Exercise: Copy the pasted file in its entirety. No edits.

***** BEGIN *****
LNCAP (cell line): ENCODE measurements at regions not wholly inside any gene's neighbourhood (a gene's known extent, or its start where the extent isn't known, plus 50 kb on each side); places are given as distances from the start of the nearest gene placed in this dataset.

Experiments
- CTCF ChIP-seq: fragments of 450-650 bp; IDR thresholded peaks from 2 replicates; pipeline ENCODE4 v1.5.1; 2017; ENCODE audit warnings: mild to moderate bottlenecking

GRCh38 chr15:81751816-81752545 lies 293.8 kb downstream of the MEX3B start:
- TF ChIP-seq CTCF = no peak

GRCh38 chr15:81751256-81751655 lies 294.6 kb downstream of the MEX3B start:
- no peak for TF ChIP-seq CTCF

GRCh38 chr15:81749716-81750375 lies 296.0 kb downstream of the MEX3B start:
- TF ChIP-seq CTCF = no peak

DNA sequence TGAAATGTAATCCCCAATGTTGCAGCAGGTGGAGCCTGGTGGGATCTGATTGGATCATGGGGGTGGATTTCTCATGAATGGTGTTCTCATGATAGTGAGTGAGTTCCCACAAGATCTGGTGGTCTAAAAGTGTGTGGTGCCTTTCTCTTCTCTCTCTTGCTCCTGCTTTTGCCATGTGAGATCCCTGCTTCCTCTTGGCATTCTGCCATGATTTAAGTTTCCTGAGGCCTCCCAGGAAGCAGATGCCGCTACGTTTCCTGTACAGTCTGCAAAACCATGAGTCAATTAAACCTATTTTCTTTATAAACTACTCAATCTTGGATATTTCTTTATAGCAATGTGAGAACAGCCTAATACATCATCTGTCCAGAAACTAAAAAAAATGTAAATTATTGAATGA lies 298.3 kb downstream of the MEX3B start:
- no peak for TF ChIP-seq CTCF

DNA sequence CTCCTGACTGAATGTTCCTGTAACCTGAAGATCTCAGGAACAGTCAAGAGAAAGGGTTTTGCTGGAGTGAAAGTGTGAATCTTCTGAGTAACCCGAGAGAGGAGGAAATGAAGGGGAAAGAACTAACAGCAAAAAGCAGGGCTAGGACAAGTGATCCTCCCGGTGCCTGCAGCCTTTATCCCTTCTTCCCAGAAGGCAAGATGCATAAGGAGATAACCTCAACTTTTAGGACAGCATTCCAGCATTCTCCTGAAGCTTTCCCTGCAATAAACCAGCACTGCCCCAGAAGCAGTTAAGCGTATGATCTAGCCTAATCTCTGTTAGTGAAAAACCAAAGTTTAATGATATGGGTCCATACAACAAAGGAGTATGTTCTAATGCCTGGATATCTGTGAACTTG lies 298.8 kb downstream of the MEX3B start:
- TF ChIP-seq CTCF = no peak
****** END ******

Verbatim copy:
LNCAP (cell line): ENCODE measurements at regions not wholly inside any gene's neighbourhood (a gene's known extent, or its start where the extent isn't known, plus 50 kb on each side); places are given as distances from the start of the nearest gene placed in this dataset.

Experiments
- CTCF ChIP-seq: fragments of 450-650 bp; IDR thresholded peaks from 2 replicates; pipeline ENCODE4 v1.5.1; 2017; ENCODE audit warnings: mild to moderate bottlenecking

GRCh38 chr15:81751816-81752545 lies 293.8 kb downstream of the MEX3B start:
- TF ChIP-seq CTCF = no peak

GRCh38 chr15:81751256-81751655 lies 294.6 kb downstream of the MEX3B start:
- no peak for TF ChIP-seq CTCF

GRCh38 chr15:81749716-81750375 lies 296.0 kb downstream of the MEX3B start:
- TF ChIP-seq CTCF = no peak

DNA sequence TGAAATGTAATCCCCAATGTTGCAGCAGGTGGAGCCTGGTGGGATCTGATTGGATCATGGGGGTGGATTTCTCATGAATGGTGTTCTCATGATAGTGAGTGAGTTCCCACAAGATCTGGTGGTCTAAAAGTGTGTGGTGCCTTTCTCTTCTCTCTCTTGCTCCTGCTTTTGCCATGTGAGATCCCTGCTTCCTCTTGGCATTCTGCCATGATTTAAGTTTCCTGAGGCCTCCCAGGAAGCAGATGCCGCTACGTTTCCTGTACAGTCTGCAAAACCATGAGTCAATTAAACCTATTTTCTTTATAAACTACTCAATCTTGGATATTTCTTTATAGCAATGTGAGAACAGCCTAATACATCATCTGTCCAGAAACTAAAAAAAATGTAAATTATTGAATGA lies 298.3 kb downstream of the MEX3B start:
- no peak for TF ChIP-seq CTCF

DNA sequence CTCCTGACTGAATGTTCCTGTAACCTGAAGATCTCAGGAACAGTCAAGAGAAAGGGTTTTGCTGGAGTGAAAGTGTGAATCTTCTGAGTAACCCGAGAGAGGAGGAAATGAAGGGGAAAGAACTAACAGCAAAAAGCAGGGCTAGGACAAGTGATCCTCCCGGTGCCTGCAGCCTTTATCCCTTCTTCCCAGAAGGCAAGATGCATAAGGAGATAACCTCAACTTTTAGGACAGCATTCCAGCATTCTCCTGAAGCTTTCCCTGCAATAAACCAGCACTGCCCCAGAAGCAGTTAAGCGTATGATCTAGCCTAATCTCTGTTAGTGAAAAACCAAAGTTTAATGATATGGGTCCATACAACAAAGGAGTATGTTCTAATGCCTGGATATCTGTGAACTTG lies 298.8 kb downstream of the MEX3B start:
- TF ChIP-seq CTCF = no peak